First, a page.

Researchers with Stanford University's Hopkins Marine Station have placed a tracking buoy just offshore at Piedras Blancas in an effort to determine if the burgeoning elephant seal rookery there is attracting great white sharks.
The buoy is the fourth and most recent white shark monitoring device to be deployed along the California coast near elephant seal rookeries. Researchers hope the data the buoys collect will help them understand the effect white sharks have on the elephant seal population and, in turn, shed light on one of the world’s most feared and respected ocean predators.
“For such a spectacular and iconic wildlife species, it’s amazing that there’s still a lot we don’t know about them,” said Randy Kochevar, a marine biologist with the Hopkins station in Pacific Grove.
The buoy contains an acoustic receiver that can detect coded pings broadcast by tags that have been implanted on about 50 white sharks that feed along the central and northern California coastline.
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The receiver can detect the ping from the shark’s tag when it gets to within 1,000 feet of the buoy, and that information is broadcast to the Hopkins laboratory. Since each ping is distinctive, researchers know which shark has been detected at the buoy.
The buoy off Piedras Blancas has been in place about three weeks now and no sharks have been detected yet, Kochevar said. The other detection buoys are located at Año Nuevo Island north of Santa Cruz, the Farallon Islands off San Francisco and Tomales Point north of San Francisco.
Assuming it continues to function well, the buoy will be in place at Piedras Blancas until at least February, Kochevar said. After that, it can be retrieved and serviced if researchers want to keep it there longer.
Friends of the Elephant Seal, a San Simeon-based nonprofit group that educates the public about elephant seals and other marine life, donated $15,000 to help purchase the equipment necessary for the Piedras Blancas buoy.
“We contributed the money because we want to know what is going on,” said Brandt Kehoe, the group’s president. “One of the most common questions our docents get from the visitors to the rookery is ‘Are there a bunch of sharks out there?’”
Because elephant seals are a favorite prey species for white sharks, it is logical to assume that they could be attracted to the Piedras Blancas rookery. The tracking buoys to the north regularly record sharks, but it is unclear whether they also frequent the Piedras Blancas area, Kochevar said.
White sharks are found off the Central Coast from late summer to February. During that time, they gorge themselves on seals, which are a high-calorie, high-fat food source that sustains the sharks for much of the rest of the year.
“We know that these sharks are keying in on these marine mammals as a food source,” Kochevar said. “We are really interested in seeing if they are also spending any time down south keying on the colony at Piedras Blancas.”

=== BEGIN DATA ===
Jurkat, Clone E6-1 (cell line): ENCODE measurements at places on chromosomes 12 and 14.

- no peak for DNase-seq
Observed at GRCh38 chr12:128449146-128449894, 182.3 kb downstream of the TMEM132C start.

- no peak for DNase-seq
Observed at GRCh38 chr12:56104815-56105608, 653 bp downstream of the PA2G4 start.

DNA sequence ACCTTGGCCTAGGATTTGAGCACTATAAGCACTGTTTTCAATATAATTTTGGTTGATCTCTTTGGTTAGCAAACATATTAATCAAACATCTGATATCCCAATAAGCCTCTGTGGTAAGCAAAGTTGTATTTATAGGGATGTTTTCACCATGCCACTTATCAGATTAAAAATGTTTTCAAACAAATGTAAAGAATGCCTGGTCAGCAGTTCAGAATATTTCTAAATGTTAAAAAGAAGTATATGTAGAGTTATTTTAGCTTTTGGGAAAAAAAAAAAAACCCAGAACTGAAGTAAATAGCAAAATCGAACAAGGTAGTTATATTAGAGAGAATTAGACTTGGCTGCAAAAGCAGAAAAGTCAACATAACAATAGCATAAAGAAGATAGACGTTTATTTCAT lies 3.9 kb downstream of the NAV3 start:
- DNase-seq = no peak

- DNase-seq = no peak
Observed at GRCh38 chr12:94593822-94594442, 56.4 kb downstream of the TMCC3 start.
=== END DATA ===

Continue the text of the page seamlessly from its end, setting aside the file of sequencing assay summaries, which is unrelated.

Although the data is incomplete, there is evidence that white shark predation can have a significant impact on an elephant seal rookery, Kehoe said.
Since the Piedras Blancas rookery was first colonized in 1990, it has seen phenomenal growth. An estimated 17,000 seals now use it. However, during the same 20-year period, the population of three rookeries to the north that also have acoustic buoys stayed the same.
“Our guess is that the difference is the substantial presence of sharks in those areas,” Kehoe said.
DECADE OF TAGGING GIVES GLIMPSE OF SHARK LIFE
Researchers have been tagging and tracking California’s white sharks for a decade.
During that time, they have collected enough data to piece together an outline of the sharks’ movements and behavior, but many gaps remain — including how many white sharks patrol the Pacific.
Over the last decade, about 100 sharks have been tagged with two types of monitoring devices.
One emits coded pings that are picked up when the shark approaches a tracking buoy. The sharks are also implanted with satellite tags that record a variety of information about their movements. These stay on a shark for about a year and then detach and float to the surface to transmit their data, said Randy Kochevar, a marine biologist with the Hopkins Marine Station in Pacific Grove.
“We are starting to get a sort of detailed picture of how white sharks function in the marine ecosystem and their life history,” he said.
Researchers believe the sharks consume the bulk of their food while along the Central Coast from late summer to February when they feed heavily on seals. They then leave the area for huge transoceanic migrations to Hawaii and back.
In the winter and spring, they tend to congregate in a remote Texas-sized area of the Pacific Ocean called the White Shark Café, about midway between Hawaii and Baja California. There is some overlap of the time male and female sharks spend at the White Shark Café, but it is unclear whether this is where they mate, Kochevar said.
“We know that their pups show up in the Southern California Bight (the curved coastline from San Diego to Point Conception), but we do not know where they breed and give birth,” he said.
Also unknown is an accurate count of California’s white shark population.
An estimate of the population was recently developed by using the markings on the trailing edge of the shark’s dorsal fins. Over its lifespan, each shark collects a unique set of notches and other markings there. Based on sightings and photographs, an estimate of 219 adults and immature adults was calculated, which was considered a shockingly low number.
“An ecosystem can only support a limited number of apex predators, but that number still seemed low,” Kochevar said. “But, until we have a really good way of maintaining an estimate of the population, we just won’t know.”